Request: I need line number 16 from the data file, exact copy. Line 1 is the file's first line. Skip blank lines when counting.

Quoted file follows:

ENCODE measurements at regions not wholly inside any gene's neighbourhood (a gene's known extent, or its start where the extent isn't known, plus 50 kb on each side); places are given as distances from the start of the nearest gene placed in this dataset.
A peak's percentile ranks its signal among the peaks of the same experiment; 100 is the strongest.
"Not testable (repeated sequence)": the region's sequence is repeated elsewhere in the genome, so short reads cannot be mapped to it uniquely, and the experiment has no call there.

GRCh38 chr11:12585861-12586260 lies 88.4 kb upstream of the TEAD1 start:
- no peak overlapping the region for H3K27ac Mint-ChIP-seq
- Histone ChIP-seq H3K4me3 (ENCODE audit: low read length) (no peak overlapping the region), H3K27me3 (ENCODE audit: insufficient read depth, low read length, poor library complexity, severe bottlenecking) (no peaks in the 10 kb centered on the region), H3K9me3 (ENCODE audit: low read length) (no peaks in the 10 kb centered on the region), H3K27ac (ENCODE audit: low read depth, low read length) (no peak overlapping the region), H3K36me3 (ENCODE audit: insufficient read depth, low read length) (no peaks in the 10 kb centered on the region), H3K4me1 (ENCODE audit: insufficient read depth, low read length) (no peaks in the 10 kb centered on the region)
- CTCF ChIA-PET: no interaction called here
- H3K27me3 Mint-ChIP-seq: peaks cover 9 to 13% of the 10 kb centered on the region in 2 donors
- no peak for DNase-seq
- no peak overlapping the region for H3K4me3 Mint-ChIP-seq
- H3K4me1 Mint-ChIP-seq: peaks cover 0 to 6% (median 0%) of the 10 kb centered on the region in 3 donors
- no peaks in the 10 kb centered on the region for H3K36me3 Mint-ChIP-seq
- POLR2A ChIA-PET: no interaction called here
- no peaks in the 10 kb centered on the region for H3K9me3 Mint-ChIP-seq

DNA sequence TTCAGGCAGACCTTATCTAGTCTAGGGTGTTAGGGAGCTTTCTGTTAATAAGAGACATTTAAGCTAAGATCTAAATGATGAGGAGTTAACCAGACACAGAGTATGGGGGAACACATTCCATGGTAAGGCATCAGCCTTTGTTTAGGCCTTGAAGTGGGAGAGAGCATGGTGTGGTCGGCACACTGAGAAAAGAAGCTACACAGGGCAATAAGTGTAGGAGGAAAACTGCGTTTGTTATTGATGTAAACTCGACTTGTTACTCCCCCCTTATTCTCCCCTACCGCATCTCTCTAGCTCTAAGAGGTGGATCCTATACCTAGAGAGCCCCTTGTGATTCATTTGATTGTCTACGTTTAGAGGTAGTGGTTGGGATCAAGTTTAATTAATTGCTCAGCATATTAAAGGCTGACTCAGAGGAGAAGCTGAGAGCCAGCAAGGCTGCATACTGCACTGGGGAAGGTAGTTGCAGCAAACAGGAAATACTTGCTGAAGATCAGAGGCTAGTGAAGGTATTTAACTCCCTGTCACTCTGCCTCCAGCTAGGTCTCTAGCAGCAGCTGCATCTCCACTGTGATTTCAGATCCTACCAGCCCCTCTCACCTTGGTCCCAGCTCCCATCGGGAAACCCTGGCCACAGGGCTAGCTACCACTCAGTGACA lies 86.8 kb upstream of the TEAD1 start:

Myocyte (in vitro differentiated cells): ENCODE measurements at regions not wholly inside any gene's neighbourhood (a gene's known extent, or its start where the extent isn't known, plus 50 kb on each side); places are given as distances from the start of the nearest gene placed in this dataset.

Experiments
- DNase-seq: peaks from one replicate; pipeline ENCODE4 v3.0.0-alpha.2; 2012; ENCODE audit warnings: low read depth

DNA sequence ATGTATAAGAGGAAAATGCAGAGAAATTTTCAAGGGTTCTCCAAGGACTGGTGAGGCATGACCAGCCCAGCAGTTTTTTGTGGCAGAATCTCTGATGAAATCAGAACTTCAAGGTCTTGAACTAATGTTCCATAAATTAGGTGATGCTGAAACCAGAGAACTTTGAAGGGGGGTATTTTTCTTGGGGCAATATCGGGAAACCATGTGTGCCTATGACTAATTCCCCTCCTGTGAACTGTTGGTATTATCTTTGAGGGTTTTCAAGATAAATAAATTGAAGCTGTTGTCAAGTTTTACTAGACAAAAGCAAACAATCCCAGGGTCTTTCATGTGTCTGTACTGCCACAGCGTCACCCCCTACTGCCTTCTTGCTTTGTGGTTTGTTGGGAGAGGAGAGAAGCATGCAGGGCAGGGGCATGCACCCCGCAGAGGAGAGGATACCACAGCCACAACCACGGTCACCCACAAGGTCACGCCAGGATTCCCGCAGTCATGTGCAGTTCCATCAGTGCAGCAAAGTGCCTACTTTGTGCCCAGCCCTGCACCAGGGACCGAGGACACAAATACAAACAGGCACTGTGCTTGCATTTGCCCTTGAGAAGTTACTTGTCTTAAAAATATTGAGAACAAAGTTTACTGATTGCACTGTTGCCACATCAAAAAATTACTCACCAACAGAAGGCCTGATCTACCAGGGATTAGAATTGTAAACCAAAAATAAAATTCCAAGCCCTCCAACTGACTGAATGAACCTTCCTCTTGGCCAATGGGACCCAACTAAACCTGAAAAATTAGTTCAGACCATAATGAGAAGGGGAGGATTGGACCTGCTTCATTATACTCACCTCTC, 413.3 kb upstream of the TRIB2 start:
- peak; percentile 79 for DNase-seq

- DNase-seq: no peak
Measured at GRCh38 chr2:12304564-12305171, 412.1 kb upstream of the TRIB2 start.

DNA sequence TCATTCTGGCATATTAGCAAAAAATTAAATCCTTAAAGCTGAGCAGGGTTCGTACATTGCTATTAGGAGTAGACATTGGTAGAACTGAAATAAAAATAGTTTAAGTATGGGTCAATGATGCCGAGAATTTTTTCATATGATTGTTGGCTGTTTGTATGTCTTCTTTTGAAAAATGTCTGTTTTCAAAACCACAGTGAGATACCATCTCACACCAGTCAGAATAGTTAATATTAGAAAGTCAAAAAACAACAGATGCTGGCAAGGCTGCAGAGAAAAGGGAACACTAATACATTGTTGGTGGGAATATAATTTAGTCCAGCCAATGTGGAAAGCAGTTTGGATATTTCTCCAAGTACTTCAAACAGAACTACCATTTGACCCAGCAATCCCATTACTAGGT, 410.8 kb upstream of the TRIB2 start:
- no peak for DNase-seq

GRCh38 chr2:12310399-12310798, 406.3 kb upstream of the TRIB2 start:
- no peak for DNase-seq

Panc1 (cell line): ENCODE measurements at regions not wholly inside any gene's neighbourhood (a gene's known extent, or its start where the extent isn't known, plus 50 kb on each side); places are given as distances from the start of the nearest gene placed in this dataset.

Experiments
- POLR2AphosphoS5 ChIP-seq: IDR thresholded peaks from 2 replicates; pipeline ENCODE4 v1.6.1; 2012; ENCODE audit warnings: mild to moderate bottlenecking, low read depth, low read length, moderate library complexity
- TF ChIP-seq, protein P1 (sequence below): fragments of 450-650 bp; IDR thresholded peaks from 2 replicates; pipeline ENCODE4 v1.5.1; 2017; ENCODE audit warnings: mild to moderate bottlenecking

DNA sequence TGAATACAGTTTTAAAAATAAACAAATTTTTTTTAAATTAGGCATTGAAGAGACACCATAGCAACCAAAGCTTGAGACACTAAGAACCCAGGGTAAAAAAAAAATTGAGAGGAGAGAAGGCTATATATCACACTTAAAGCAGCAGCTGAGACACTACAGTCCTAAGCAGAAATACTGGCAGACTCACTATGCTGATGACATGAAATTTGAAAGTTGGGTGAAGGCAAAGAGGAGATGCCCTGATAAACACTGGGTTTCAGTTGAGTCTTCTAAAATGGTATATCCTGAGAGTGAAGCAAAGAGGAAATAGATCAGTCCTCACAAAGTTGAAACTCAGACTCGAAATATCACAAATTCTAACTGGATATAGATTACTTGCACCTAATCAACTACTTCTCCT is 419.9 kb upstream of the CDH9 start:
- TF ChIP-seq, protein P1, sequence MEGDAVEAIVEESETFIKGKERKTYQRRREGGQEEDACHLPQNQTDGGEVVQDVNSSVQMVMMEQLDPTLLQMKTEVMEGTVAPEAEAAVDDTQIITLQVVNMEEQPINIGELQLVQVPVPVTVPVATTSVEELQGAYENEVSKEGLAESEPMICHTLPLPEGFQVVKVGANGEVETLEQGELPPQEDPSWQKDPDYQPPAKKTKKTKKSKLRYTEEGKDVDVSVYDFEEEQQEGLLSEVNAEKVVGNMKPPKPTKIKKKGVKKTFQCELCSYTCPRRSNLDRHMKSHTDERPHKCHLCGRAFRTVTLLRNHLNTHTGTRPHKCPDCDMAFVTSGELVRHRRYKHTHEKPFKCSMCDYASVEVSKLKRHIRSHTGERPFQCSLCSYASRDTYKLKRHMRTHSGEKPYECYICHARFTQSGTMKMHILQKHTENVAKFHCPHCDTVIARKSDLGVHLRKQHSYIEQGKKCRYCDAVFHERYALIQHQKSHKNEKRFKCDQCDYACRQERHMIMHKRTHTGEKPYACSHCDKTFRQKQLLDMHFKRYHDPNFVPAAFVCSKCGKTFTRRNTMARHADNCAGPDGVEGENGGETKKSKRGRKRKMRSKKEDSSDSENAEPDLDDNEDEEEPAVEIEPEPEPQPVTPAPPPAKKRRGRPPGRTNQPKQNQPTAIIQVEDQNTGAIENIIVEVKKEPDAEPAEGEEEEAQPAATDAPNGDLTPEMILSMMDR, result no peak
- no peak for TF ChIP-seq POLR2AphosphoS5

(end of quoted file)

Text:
Myocyte (in vitro differentiated cells): ENCODE measurements at regions not wholly inside any gene's neighbourhood (a gene's known extent, or its start where the extent isn't known, plus 50 kb on each side); places are given as distances from the start of the nearest gene placed in this dataset.